SOUTH TAMPA — Click on Friendster, a friend of a friend told Jay Gosalia, and type in "Anjali Rajani." Gosalia went to the Internet social network. He liked Rajani's smile, noted she was Gujarati like him and sent off an e-mail. And just like that, the first-generation Indian-Americans broke family tradition, bypassing their parents' vast social networks and making their own introductions.
That's how a civil engineer who grew up in Montgomery and worked in Omaha fell in love with a pediatric dentist from Fresno studying in San Diego.
"Growing up here, it doesn't feel right," Gosalia said of arranged marriages.
But the modern meet-up was soon forgotten when they wed according to honored Hindu ritual, pleasing their parents beyond measure.
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Rajani and Gosalia corresponded a few times in July 2007, before she left for vacation with her family.
"I didn't check e-mail until the end of the trip,'' said 32-year-old Rajani, who earned both her bachelor's and dental degrees at the University of Missouri.
Receiving no further response, Gosalia, now 33, was about to write her off when a message hit his inbox. Attached were photos of bridges she'd seen while touring Portugal.
Ahhh, thought Gosalia, she was thinking of him.
That summer, they were e-mail pals. In September they spoke for the first time, then almost daily after that.
"She would tell me about all the fun things she was doing, like running on the beach, kickboxing and kayaking," said the Auburn graduate. "And I was freezing in Omaha." Gosalia works for a large engineering contractor with offices around the country.
In November, they met. Gosalia was nervous. His flight to San Diego was six hours late and her best friend crashed their first dinner together.
But he was hooked. He sent orchids, her favorite, as soon as he got home to let her know.
At first, "slow" was Rajani's mantra as Gosalia's work moved him to Orlando. Cross country flights, Skype and Sprint kept them going over the next 18 months. They met each other's parents and received their blessings.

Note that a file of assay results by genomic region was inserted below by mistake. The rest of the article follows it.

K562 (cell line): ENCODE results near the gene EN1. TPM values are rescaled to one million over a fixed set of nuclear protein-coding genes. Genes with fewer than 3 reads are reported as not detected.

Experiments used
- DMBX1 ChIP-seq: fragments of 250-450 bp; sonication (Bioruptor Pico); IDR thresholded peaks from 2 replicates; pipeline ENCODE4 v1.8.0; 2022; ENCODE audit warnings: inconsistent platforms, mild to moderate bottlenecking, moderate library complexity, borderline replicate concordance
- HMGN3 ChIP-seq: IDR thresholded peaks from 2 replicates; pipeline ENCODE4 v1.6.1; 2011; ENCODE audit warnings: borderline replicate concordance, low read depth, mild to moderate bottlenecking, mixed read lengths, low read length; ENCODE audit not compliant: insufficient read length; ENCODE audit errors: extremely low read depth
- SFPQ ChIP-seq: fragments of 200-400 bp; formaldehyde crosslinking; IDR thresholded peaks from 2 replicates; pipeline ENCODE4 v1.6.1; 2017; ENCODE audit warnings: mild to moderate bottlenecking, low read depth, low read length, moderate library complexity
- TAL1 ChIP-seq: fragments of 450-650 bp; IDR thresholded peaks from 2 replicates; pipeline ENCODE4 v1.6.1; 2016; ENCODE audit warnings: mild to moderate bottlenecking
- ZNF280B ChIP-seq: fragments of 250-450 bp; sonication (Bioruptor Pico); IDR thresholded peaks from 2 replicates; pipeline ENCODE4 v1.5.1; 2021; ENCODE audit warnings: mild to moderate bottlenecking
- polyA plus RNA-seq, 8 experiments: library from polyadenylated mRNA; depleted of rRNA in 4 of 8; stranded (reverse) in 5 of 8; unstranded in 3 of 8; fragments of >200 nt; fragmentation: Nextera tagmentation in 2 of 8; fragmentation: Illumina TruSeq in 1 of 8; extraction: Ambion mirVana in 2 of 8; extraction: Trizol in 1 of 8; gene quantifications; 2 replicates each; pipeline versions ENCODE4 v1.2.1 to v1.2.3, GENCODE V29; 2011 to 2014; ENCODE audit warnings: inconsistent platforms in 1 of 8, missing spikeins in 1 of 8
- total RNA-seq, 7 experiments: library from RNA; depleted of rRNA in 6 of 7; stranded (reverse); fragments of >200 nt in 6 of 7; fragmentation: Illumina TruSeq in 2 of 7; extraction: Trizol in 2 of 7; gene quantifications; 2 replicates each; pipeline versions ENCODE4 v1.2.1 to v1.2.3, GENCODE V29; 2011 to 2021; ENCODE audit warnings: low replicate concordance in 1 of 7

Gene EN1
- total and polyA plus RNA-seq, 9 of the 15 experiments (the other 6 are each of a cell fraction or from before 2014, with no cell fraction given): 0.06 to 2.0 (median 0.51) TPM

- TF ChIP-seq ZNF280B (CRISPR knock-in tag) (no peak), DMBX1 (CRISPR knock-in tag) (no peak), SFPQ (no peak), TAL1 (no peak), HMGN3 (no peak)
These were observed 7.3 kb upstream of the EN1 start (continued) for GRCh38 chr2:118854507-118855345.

But not permission to travel to Greece together, said Gosalia, laughing.
"I called to ask her mother three times, and every time the answer was no."
By then Rajani was planning their future, "But Jay seemed to be in no rush," she said.
That's why she never suspected his July 2009 proposal. Gosalia secretly booked a photo session in San Diego. "I needed pictures to send to family in India," he told her.
Ridiculous, she fumed. "Who sends pictures before you're engaged?" Besides, he'd never find a photographer on such short notice.
They began posing in the studio, then moved outdoors with Rajani less than enthusiastic.
After nearly three hours, Gosalia signaled to the photographer. Down on one knee, he fished the ring out of his sock and asked her to marry him. Rajani, in shock, turned as the camera flashed. Her long, black hair completely blocked the shot Gosalia had so carefully choreographed.
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While their meeting was modern, the wedding observed Hindu tradition. The priest chose an auspicious date: Dec. 12, 2009 for the celebration. Festivities lasted four days, beginning at the Rajani residence in Fresno with a mehndi or henna party for the women.
The bridal party drove to San Diego the next day, checking into the Manchester Grand Hyatt for the garba, a night of dancing and eating.
Wedding day dawned with the arrival of the groom astride a white horse, both adorned in fresh flower garlands. The bride's uncles escorted her to the mandap canopy where the groom's future mother-in-law washed his feet and offered sweets. Four times the couple circled the sacred fire, called mangal phera. They recited saptapadi, the seven vows and touched seven betel nuts. Speeches and Bollywood-style performances entertained the 350 guests at the reception.
After a honeymoon in the Maldives, the newlyweds settled into a Bayshore condo, close to Gosalia's new job assignment in Tampa. His bride, the dentist, is studying for her Florida license.
Heart Beat is a summer series that features recent intriguing stories of love and marriage. Amy Scherzer can be reached at firstname.lastname@example.org and (813) 226-3332.